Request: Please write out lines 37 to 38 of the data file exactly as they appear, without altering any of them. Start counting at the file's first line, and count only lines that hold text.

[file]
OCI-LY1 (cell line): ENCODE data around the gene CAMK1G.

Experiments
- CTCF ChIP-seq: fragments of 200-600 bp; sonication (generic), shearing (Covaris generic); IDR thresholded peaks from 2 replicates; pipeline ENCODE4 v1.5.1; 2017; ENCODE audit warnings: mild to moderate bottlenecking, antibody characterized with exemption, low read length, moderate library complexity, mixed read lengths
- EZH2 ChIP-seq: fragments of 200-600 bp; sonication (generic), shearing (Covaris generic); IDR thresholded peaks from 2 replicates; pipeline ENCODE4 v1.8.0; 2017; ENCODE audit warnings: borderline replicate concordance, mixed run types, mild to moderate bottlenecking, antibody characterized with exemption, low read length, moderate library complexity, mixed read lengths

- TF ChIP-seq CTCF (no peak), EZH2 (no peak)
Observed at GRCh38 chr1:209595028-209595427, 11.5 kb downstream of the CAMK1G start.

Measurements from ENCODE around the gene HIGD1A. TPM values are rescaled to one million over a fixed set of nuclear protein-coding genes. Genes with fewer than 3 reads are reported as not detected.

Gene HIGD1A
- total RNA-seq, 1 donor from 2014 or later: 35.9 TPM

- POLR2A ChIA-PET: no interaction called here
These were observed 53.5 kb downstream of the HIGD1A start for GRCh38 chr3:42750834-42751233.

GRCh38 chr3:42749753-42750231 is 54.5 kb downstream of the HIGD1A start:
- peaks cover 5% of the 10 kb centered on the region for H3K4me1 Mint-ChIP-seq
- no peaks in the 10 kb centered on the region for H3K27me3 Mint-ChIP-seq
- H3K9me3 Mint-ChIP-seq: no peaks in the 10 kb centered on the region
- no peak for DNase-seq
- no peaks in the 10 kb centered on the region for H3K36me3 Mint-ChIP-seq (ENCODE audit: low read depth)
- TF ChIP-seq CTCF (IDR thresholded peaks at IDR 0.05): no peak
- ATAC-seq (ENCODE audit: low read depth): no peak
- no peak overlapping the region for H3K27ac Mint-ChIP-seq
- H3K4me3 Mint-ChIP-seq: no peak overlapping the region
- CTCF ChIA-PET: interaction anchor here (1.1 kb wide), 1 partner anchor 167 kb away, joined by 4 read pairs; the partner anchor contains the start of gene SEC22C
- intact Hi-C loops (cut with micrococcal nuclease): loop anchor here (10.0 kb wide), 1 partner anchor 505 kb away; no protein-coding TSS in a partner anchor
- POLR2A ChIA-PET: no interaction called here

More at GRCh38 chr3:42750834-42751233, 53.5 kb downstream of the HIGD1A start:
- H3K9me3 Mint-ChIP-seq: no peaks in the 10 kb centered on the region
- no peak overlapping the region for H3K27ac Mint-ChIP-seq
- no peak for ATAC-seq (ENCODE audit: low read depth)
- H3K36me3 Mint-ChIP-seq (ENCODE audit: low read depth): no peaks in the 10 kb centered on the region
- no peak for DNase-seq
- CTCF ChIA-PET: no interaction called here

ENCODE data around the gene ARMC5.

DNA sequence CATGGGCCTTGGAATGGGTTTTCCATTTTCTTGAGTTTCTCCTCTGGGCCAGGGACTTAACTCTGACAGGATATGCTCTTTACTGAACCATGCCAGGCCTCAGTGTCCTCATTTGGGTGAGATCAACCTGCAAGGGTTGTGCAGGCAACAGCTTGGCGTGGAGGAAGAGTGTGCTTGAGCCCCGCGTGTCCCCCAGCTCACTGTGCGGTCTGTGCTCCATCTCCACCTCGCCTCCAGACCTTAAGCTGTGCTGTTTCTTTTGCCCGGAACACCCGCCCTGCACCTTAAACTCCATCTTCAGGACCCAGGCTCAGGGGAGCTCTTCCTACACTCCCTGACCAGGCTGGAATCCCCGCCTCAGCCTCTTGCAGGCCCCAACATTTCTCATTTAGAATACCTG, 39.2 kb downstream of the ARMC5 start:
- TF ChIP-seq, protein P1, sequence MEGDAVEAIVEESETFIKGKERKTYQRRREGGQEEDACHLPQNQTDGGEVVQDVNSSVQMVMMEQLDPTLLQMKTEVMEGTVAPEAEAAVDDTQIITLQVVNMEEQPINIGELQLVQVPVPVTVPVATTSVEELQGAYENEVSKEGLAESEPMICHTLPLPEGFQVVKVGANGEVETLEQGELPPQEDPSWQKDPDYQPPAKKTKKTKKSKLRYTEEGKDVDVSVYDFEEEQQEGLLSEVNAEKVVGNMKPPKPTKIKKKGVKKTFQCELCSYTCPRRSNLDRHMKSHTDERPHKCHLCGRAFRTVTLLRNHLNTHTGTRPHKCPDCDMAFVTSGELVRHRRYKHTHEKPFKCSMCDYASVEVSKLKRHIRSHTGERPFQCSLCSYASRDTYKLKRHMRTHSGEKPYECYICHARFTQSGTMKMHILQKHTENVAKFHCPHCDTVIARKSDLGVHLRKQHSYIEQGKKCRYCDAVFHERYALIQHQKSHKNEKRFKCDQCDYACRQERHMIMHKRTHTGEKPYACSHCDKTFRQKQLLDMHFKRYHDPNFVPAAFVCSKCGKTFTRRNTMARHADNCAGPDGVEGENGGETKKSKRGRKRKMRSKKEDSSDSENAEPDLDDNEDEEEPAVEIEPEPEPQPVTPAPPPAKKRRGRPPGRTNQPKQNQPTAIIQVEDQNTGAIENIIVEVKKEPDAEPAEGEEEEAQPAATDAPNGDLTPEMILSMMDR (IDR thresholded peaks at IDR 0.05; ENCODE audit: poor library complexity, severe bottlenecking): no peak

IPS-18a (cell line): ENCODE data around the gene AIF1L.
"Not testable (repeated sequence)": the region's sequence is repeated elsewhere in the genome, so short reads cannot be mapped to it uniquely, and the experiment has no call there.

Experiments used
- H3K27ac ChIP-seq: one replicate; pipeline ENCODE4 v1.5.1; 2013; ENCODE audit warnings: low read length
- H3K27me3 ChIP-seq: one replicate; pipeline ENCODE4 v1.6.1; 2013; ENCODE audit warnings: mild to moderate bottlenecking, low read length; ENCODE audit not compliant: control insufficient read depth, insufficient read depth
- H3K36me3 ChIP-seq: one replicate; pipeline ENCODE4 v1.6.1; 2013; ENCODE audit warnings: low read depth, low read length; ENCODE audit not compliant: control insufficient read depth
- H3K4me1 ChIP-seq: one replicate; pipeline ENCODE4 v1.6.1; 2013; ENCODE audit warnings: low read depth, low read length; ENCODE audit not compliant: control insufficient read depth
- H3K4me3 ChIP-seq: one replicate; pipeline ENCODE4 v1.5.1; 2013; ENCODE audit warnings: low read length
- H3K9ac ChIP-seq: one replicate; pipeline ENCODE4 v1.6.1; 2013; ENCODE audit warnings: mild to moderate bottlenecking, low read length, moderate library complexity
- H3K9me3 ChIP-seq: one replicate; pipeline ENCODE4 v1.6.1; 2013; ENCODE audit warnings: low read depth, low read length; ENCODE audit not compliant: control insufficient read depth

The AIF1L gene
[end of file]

Experiments used
- H3K27ac ChIP-seq: one replicate; pipeline ENCODE4 v1.5.1; 2013; ENCODE audit warnings: low read length